Sunday, March 2, 2008

Dumbing Down in Seven Lessons

Dumbing down has been the major public school policy for a few decades now, and from all indications, it is working well. Local, State, National and International test results all show that while our kids are still as intelligent as ever, their essential knowledge and skills are on a steep downward incline with no change in sight.

So we must assume that the schools are operating as they are intended, and that their purpose is not to turn out well informed citizens, but people that the government calls "human resources" who will be obedient, docile, and dependent. How does the government do that? The process is described in John Taylor Gatto's classic book, "Dumbing Us Down, The Hidden Curriculum" While the schools claim to be educating, the seven lessons teach quite the opposite. They are as follows:

1. Confusion. Everything is out of context, disconnected and unrelated to real life. Confusion is thrust upon kids by strange adults, each working alone, pretending to an expertise they do not possess. All information is fragmented -- the opposite of cohesion. It's like TV programming. Gatto says, "I teach students how to accept confusion as their destiny."

2. Class Position. Children learn their place in the grand pyramid. School teaches children to accept being numbered; not to imagine themselves somewhere else; to fear the better classes and to have contempt for the dumb classes; to stay where you are put.

3. Indifference. This is taught by the bells and buzzers and other distractions. Nothing is so important that it can't be interrupted or stopped. Years of bells condition children to know that no work is worth finishing. They, "innoculate each undertaking with indifference."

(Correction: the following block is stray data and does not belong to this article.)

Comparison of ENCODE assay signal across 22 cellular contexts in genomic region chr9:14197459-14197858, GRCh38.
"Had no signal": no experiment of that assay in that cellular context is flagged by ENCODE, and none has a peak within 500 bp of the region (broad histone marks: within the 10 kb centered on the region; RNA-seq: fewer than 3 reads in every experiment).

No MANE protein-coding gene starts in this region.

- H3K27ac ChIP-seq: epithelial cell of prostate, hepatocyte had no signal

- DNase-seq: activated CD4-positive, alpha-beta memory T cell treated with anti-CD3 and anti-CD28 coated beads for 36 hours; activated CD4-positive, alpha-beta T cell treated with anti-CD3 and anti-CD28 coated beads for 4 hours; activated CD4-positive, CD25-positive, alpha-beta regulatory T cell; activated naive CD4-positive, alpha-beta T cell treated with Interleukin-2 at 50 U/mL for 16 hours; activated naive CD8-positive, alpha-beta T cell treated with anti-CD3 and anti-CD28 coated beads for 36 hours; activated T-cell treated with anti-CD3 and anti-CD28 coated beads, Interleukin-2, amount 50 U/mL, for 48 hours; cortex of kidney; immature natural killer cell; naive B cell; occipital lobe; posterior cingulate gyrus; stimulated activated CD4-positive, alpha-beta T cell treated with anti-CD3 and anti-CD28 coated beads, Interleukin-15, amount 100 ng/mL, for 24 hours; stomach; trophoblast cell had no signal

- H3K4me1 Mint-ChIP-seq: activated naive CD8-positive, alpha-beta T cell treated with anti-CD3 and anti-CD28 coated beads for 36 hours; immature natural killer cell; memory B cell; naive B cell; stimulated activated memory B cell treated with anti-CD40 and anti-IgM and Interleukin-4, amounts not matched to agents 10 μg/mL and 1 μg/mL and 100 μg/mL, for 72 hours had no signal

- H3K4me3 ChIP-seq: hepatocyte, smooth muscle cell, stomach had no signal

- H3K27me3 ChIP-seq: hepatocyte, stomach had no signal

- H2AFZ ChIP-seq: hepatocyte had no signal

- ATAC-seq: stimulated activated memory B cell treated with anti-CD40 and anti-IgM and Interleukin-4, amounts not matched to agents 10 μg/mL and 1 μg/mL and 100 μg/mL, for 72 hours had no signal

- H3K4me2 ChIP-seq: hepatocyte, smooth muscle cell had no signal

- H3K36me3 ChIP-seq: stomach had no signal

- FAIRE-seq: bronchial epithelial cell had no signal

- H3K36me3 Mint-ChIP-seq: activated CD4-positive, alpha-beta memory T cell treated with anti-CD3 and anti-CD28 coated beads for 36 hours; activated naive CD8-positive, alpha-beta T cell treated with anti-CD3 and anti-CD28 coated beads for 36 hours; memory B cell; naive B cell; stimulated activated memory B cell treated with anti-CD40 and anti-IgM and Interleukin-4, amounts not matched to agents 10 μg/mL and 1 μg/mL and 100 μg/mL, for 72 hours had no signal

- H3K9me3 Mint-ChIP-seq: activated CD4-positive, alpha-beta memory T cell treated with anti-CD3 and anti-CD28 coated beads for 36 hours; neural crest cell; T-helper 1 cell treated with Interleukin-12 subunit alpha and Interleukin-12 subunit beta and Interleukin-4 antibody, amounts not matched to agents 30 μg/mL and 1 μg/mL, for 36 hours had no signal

4. Emotional Dependency. Kids must surrender their will to others. They learn they have no rights in school, unless school authorities say they do. There is no individuality in the classification system. They become dependent on gold stars, prizes, "honors," smiles, frowns and even disgraces. They are hostages.

5. Intellectual Dependency. Children must wait for others to tell them what to do, and to make meaning of their lives. Teachers and other school employees decide what children study, regardless of the child’s interests or desires. Whether or not they “learn” it, means their “success” or “failure.” Curiosity has no place; only conformity.

6. Provisional Self-Esteem. This lesson is that a kid’s self-respect should depend on the opinion of others. Children must be evaluated and judged, and found wanting, imperfect, “learning disabled,” ADHD or some other fictitious abnormality. Self-evaluation is never accepted. Gatto: “The lesson of report cards, grades and tests is that children should not trust themselves or their parents but should rely on the evaluation of ‘certified’ officials.”

7. You Can’t Hide. Students learn that they must always be under surveillance by teachers and other staff. The lesson here is that children are not trusted and their privacy is not legitimate. The purpose is to maintain constant central control over society. The State cannot allow too many citizens to listen to any drummer other than its uniformed marching band.

Middle class parents, having been through the school mill, seldom believe that their child’s school is one of the bad ones. They learned all seven lessons, most important of which is waiting to be told what to think and do. Our society is made up today largely of what Gatto calls, “psychic invalids” who must be fed, clothed, entertained, medicated, educated and otherwise served by “others.” In fact, the economy would probably fall apart if a large portion of us suddenly did not feel helpless but became more self-sufficient.

Gatto concludes, “The seven lessons are prime training for people deprived forever of finding the center of their own special genius. School is a twelve-year jail sentence where bad habits are the only curriculum truly learned. I teach school and win awards doing it. I should know.”

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